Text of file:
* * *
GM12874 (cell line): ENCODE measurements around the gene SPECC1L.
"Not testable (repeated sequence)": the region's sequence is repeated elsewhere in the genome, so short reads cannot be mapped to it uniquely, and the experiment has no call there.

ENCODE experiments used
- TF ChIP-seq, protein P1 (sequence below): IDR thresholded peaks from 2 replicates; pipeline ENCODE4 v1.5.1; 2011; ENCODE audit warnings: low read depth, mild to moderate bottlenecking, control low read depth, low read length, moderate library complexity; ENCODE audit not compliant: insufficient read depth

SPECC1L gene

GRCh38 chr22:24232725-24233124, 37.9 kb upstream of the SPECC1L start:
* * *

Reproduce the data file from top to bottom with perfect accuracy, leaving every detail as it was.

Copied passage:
GM12874 (cell line): ENCODE measurements around the gene SPECC1L.
"Not testable (repeated sequence)": the region's sequence is repeated elsewhere in the genome, so short reads cannot be mapped to it uniquely, and the experiment has no call there.

ENCODE experiments used
- TF ChIP-seq, protein P1 (sequence below): IDR thresholded peaks from 2 replicates; pipeline ENCODE4 v1.5.1; 2011; ENCODE audit warnings: low read depth, mild to moderate bottlenecking, control low read depth, low read length, moderate library complexity; ENCODE audit not compliant: insufficient read depth

SPECC1L gene

GRCh38 chr22:24232725-24233124, 37.9 kb upstream of the SPECC1L start: